Crisis gives India the Chance to Clean Up its Shadow Banking Sector

By Kavaljit Singh | Letter (FT) | July 5, 2019

Further to your report “India’s shadow banking crisis sparks credit crunch” (, July 3): even more worrisome is the danger of the ongoing liquidity squeeze in the shadow banking sector turning into a more serious solvency issue. Several liquidity-starved shadow banks have already initiated the sale of loan portfolios and assets to meet repayment obligations.

As shadow banks are the largest net borrowers of funds from the financial system with a substantial part of funding coming from banks, mutual funds and insurance companies, the failure of a large shadow bank can transmit solvency shocks to the entire financial system.

In its Financial Stability Report last month the Reserve Bank of India assessed that the failure of a large housing finance company “will lead to a loss of 5.8 per cent of the total Tier 1 capital of the banking system and a failure of one bank”.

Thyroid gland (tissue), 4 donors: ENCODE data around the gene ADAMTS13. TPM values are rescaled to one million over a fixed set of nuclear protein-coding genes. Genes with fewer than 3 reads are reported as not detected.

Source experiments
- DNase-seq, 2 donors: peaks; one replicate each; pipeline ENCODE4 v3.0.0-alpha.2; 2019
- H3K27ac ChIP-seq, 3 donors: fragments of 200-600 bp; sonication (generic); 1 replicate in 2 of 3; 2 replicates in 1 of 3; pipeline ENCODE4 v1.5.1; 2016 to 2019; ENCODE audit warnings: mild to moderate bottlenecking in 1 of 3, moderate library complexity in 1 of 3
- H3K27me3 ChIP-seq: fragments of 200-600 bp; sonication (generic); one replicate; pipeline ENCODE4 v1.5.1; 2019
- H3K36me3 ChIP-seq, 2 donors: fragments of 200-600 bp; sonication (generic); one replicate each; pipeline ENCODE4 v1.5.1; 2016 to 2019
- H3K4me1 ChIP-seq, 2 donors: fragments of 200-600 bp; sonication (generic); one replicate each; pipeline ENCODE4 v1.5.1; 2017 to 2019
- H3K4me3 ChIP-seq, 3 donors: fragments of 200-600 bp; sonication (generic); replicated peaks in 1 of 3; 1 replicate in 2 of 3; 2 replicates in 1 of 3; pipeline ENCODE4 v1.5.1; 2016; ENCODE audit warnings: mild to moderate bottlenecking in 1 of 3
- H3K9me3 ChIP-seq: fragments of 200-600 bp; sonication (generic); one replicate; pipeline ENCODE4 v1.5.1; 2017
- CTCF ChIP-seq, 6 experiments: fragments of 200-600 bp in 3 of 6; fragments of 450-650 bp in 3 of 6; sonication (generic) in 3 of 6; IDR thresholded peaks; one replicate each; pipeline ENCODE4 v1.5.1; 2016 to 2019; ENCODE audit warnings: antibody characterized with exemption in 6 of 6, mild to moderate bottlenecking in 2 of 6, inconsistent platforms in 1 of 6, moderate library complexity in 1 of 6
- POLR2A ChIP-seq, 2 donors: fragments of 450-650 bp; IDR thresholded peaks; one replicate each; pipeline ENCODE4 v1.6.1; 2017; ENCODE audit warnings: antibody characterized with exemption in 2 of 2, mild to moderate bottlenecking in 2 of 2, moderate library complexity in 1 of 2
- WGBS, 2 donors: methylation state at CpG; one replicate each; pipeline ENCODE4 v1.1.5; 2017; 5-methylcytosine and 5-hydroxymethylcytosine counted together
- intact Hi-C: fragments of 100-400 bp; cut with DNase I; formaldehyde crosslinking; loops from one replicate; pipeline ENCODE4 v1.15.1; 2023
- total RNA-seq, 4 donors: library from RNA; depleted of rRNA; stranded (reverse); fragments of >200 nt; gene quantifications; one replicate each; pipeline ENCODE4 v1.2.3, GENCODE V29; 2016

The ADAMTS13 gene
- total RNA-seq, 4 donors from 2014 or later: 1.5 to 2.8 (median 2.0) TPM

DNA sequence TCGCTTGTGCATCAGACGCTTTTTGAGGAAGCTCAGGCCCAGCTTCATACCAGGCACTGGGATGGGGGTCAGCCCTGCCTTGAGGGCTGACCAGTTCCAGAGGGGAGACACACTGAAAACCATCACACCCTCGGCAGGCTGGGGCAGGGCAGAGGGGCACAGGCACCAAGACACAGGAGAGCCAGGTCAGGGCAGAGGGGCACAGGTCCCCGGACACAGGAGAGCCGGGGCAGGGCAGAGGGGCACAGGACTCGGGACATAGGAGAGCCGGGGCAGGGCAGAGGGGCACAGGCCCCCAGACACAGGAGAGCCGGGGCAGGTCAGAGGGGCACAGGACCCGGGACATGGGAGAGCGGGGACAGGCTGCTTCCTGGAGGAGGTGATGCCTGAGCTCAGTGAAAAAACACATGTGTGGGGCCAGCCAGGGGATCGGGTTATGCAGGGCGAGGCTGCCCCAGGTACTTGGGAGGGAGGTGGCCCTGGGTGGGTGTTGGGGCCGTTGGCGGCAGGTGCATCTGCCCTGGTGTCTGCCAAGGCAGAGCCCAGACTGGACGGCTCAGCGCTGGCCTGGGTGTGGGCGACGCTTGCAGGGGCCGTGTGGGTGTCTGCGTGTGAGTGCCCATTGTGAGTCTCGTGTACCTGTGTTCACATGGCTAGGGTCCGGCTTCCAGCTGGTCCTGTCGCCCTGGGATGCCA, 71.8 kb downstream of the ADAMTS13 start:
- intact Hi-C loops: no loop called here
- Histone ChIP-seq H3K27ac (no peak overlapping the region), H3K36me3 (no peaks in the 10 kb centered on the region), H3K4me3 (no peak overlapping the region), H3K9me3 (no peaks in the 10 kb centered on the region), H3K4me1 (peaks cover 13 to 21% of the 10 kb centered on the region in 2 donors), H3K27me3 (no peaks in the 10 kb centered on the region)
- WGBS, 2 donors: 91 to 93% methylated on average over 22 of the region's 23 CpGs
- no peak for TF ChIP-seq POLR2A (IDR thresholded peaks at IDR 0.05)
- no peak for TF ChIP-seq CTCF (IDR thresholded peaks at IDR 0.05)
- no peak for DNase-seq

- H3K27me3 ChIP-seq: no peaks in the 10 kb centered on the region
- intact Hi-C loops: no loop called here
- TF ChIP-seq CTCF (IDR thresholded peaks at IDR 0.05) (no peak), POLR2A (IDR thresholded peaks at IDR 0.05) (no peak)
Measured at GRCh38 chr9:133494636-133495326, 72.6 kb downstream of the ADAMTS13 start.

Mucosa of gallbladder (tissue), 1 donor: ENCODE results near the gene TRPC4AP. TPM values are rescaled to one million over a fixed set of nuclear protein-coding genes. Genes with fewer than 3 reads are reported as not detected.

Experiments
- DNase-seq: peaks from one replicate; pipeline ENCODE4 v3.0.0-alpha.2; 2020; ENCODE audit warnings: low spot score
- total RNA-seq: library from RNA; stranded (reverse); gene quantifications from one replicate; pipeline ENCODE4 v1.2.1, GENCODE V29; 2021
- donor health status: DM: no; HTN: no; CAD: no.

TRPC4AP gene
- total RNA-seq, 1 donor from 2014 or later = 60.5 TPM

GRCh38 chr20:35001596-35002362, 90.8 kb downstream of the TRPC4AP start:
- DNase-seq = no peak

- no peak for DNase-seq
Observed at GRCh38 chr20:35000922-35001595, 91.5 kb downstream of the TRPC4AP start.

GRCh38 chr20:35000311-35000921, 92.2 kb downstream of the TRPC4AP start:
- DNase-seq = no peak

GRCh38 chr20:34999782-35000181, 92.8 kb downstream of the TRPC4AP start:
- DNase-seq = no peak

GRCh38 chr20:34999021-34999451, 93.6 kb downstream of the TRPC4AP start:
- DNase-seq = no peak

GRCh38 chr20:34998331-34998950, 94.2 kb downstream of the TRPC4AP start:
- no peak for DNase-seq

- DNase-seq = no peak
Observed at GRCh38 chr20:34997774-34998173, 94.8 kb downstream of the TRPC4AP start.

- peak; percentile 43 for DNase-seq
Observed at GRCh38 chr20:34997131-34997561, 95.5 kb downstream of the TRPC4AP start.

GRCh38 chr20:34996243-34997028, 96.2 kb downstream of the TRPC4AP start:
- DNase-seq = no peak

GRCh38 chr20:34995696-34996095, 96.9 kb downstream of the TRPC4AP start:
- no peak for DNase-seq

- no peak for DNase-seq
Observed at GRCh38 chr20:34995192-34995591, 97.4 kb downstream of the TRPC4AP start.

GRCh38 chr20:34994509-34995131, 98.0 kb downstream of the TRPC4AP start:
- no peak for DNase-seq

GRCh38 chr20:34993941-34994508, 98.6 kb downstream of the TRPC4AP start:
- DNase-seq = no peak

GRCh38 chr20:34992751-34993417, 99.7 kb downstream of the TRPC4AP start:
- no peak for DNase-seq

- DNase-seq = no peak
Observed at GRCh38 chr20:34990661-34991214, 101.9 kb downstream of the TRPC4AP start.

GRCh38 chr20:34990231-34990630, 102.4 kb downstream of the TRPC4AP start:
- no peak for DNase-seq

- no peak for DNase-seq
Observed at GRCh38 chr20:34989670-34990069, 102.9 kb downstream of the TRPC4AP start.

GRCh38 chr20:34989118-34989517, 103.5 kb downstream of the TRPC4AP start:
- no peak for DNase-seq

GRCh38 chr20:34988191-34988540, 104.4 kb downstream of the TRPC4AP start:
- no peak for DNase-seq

Therefore, New Delhi should not underestimate the potential systemic risks that can propagate through the financial system via contagion. Rather than providing a special liquidity window or bailing out privately owned shadow banks, the long-lasting solution lies in a complete overhaul of regulation, supervision, corporate governance and risk management practices.

The current “light-touch” regulation approach is neither appropriate nor proportionate given the large size of India’s shadow banking sector with a combined balance sheet of $410bn. The regulatory reforms were long overdue, and the present crisis provides an opportunity to clean up the messy shadow banking sector.

Kavaljit Singh
Director, Madhyam

New Delhi, India


This letter appeared in Financial Times, July 5, 2019 (available at

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